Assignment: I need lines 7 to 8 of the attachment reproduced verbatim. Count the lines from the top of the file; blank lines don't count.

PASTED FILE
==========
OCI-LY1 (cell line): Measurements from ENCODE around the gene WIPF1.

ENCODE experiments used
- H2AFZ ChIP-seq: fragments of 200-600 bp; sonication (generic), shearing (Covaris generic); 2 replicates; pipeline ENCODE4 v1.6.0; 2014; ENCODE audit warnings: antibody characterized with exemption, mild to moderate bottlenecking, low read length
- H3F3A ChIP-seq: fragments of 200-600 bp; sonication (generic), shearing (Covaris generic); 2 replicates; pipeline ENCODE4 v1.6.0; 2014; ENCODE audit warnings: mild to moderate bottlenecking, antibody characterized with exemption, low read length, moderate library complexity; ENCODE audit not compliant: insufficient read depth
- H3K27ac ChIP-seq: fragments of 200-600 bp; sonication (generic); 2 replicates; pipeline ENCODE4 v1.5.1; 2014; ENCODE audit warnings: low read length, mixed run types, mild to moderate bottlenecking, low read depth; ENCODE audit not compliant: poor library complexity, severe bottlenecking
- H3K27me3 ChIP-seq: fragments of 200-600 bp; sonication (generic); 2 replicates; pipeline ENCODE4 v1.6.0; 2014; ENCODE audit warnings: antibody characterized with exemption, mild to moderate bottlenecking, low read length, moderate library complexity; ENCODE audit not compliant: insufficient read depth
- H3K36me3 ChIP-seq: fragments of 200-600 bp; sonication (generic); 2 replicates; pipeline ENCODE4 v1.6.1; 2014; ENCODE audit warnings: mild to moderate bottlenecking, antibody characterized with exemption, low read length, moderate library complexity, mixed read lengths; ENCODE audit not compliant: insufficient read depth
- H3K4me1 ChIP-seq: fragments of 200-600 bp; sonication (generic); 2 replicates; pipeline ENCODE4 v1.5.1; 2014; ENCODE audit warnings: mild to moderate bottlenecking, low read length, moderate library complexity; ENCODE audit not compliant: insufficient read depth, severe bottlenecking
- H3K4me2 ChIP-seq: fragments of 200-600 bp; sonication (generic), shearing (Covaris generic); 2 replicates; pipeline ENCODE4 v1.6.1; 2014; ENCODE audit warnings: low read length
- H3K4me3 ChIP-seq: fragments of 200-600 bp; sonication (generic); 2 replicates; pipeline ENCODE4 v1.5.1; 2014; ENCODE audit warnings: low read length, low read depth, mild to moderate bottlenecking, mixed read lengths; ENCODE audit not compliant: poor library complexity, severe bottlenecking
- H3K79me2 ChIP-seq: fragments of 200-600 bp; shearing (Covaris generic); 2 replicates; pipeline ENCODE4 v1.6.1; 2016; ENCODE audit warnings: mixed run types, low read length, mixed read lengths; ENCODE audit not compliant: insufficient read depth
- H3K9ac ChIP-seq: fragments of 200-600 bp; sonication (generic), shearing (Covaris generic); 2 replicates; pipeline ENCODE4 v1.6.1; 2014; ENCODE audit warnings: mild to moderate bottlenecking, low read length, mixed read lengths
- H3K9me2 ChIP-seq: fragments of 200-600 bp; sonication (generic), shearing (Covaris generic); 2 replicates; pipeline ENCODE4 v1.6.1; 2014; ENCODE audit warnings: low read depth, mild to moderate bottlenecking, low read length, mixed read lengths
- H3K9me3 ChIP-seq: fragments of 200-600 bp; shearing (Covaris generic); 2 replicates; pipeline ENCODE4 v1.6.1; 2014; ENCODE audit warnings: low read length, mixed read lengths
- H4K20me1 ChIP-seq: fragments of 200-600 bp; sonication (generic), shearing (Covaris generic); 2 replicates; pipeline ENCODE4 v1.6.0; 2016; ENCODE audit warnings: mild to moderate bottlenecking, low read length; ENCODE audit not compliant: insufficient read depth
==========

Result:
- H3K36me3 ChIP-seq: fragments of 200-600 bp; sonication (generic); 2 replicates; pipeline ENCODE4 v1.6.1; 2014; ENCODE audit warnings: mild to moderate bottlenecking, antibody characterized with exemption, low read length, moderate library complexity, mixed read lengths; ENCODE audit not compliant: insufficient read depth
- H3K4me1 ChIP-seq: fragments of 200-600 bp; sonication (generic); 2 replicates; pipeline ENCODE4 v1.5.1; 2014; ENCODE audit warnings: mild to moderate bottlenecking, low read length, moderate library complexity; ENCODE audit not compliant: insufficient read depth, severe bottlenecking